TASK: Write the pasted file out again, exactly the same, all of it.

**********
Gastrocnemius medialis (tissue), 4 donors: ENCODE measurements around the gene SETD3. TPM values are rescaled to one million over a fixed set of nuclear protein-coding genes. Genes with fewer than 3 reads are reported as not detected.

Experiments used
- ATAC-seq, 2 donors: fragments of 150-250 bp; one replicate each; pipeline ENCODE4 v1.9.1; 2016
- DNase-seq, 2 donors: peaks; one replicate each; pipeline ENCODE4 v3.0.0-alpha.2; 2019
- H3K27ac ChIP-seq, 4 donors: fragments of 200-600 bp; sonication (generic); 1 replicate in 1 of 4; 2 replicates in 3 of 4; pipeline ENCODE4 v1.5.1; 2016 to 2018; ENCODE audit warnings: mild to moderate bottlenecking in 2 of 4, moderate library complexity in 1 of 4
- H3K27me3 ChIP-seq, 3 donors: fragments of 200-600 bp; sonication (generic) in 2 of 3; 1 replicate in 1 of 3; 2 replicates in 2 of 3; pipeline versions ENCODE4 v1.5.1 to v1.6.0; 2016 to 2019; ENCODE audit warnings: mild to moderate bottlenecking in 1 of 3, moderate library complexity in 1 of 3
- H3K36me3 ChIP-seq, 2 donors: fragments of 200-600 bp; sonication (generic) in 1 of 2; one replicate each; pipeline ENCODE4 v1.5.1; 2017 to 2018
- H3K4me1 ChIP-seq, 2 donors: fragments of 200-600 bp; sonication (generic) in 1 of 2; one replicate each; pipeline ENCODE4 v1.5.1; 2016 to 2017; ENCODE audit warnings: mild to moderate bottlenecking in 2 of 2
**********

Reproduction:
Gastrocnemius medialis (tissue), 4 donors: ENCODE measurements around the gene SETD3. TPM values are rescaled to one million over a fixed set of nuclear protein-coding genes. Genes with fewer than 3 reads are reported as not detected.

Experiments used
- ATAC-seq, 2 donors: fragments of 150-250 bp; one replicate each; pipeline ENCODE4 v1.9.1; 2016
- DNase-seq, 2 donors: peaks; one replicate each; pipeline ENCODE4 v3.0.0-alpha.2; 2019
- H3K27ac ChIP-seq, 4 donors: fragments of 200-600 bp; sonication (generic); 1 replicate in 1 of 4; 2 replicates in 3 of 4; pipeline ENCODE4 v1.5.1; 2016 to 2018; ENCODE audit warnings: mild to moderate bottlenecking in 2 of 4, moderate library complexity in 1 of 4
- H3K27me3 ChIP-seq, 3 donors: fragments of 200-600 bp; sonication (generic) in 2 of 3; 1 replicate in 1 of 3; 2 replicates in 2 of 3; pipeline versions ENCODE4 v1.5.1 to v1.6.0; 2016 to 2019; ENCODE audit warnings: mild to moderate bottlenecking in 1 of 3, moderate library complexity in 1 of 3
- H3K36me3 ChIP-seq, 2 donors: fragments of 200-600 bp; sonication (generic) in 1 of 2; one replicate each; pipeline ENCODE4 v1.5.1; 2017 to 2018
- H3K4me1 ChIP-seq, 2 donors: fragments of 200-600 bp; sonication (generic) in 1 of 2; one replicate each; pipeline ENCODE4 v1.5.1; 2016 to 2017; ENCODE audit warnings: mild to moderate bottlenecking in 2 of 2